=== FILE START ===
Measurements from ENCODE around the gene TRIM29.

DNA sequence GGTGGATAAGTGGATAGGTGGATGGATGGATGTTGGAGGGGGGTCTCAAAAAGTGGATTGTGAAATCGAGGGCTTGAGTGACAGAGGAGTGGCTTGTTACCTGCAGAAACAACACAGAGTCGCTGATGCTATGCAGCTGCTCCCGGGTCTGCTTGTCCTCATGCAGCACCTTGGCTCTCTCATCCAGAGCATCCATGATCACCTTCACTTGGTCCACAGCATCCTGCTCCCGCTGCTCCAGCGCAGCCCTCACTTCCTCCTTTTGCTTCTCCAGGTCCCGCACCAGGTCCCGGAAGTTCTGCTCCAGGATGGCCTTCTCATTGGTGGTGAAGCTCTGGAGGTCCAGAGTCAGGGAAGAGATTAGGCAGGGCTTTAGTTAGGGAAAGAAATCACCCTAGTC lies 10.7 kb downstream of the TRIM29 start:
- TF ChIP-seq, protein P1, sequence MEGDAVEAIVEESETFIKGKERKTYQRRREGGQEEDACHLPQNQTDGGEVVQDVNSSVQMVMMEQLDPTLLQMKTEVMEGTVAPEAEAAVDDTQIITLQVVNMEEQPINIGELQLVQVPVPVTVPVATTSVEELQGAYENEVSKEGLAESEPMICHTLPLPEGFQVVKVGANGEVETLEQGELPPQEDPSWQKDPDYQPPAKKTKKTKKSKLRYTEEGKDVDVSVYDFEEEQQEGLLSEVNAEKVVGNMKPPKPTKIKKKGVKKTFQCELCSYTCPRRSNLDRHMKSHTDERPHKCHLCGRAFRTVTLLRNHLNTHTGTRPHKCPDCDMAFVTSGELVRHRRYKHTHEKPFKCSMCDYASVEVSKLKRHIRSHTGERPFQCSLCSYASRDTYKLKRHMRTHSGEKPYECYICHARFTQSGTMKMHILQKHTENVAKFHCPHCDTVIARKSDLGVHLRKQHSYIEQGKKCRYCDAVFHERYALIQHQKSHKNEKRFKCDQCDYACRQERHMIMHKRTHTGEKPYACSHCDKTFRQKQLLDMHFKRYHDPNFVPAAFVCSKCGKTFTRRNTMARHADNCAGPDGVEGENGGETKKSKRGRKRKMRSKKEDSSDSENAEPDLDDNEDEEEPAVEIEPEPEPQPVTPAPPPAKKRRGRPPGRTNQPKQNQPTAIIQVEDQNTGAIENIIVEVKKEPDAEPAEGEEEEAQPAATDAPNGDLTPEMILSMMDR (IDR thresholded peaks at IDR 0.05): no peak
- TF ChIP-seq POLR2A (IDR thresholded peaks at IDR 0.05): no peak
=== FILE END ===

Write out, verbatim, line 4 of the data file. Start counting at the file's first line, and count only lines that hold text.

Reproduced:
- TF ChIP-seq POLR2A (IDR thresholded peaks at IDR 0.05): no peak